Authorities in Venezuela are planning daily power cuts to curb supply problems at the nation's hydroelectric plants. In a separate announcement, the country's largest brewery said it would be halting beer production.
A plan to ration electricity would see four-hour cuts for the next 40 days, the government said on Thursday.
"There will be restrictions," Electricity Minister Luis Motta said in a televised address. "It's necessary, it's a sacrifice."
Power cuts are set to start on Monday, Motta added.
The plan is aimed at alleviating the pressure on the Guri hydroelectric dam, the largest power plant in Venezuela, where the long-running drought has driven water levels to historic lows.
The effects of the drought have been compounded by the El Nino weather phenomenon, which is pushing back the start of the rainy season.
Government critics accused the administration of failing to boost production at the country's thermoelectric plants as an alternative to the Guri dam.
Venezuela also has world's largest proven oil reserves, but Caracas has refused using them to create electricity, labeling the process inefficient.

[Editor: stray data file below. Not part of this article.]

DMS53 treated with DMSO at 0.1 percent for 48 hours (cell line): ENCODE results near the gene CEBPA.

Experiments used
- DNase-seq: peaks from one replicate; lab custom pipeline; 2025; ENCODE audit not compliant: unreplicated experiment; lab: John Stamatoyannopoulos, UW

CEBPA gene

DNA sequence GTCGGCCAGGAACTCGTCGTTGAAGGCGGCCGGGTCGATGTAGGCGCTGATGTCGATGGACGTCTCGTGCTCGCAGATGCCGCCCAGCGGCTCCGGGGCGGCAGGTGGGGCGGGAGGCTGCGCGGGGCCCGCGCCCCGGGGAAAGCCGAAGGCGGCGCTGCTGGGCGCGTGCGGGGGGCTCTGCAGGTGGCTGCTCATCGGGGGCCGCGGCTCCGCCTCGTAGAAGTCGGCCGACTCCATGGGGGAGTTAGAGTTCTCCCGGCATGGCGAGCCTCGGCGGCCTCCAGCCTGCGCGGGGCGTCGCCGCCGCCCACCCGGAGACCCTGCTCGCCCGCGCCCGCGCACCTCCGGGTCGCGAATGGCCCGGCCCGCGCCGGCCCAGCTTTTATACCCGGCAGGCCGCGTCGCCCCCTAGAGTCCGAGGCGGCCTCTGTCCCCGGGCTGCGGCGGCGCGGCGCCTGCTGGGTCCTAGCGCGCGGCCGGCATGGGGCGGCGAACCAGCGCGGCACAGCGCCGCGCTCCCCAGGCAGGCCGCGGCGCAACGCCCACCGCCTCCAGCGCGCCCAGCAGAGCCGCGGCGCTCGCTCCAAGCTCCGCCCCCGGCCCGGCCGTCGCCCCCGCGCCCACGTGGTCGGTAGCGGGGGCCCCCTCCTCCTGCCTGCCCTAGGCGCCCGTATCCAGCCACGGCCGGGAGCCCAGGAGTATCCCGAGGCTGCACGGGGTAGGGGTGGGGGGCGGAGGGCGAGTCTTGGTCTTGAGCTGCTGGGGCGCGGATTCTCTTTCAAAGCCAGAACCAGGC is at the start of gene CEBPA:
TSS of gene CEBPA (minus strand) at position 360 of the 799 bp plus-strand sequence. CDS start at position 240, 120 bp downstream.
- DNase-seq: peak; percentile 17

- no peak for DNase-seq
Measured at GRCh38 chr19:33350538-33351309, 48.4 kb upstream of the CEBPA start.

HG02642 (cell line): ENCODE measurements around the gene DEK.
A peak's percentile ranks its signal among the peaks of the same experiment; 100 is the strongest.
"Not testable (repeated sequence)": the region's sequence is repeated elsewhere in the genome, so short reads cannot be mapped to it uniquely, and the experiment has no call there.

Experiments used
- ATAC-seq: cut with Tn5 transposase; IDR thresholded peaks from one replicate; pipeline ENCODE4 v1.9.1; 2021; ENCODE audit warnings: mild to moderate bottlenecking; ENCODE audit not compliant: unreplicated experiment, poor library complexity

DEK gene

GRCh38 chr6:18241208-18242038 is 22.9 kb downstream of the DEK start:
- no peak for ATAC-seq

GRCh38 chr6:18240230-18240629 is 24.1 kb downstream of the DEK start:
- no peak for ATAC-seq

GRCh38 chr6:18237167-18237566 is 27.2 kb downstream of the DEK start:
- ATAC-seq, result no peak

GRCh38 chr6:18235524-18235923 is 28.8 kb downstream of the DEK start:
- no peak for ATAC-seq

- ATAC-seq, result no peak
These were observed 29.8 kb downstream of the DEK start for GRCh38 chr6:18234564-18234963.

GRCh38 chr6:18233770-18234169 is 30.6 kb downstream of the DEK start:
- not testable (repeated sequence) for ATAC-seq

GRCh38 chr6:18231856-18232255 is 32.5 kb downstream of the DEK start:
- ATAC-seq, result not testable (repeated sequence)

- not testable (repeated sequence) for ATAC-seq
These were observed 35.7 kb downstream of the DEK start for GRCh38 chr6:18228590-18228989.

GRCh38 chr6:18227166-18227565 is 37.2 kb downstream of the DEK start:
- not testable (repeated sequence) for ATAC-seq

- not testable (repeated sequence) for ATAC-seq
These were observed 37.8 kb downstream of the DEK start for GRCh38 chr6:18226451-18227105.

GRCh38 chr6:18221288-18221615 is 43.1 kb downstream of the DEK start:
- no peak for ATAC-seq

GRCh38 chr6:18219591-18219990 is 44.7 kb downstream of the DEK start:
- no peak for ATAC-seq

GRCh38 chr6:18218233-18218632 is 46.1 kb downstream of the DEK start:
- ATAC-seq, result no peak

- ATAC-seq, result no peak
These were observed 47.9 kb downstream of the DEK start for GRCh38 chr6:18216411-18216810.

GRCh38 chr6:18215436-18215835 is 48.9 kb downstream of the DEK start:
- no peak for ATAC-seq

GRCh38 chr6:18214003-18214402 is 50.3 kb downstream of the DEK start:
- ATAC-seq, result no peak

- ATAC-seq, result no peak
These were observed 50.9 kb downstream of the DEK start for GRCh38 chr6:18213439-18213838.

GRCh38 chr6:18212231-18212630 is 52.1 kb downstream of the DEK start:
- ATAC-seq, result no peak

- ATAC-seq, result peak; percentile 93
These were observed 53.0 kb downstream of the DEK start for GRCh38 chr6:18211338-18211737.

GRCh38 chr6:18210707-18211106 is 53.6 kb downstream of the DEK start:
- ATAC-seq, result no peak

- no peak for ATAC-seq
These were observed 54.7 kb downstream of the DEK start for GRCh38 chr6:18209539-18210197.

Country at 'economic war'
The announced power cuts spell fresh trouble for the socialist government, led by President Nicolas Maduro, with tumbling oil prices weighing down the South American nation.
During last year, the economy shrunk for 5.7 percent and inflation rose more than 180 percent. The population is already struggling to obtain staple goods, including food and medicine.
Maduro, however, claimed the country is a victim of "economic war" backed by Washington.
Beer drying up
Also on Thursday, the nation's leading brewery said it would be forced to halt beer production due to a barley shortage.
Cerveceria Polar said it would run out of barley before the end of April and that is unable to meet dollar payments to its importers due to government's currency restrictions.
"We have warned the country about the grave situation we are facing, and we have exhausted all options to run debts with our international suppliers, all the while waiting for the government to address the debt problem," the company said in a statement.
The brewery is part of Empresas Polar, the largest corporation in Venezuela. CEO Lorenzo Mendoza has repeatedly bumped heads with Maduro.
Darko Janjevic (with Reuters, AFP)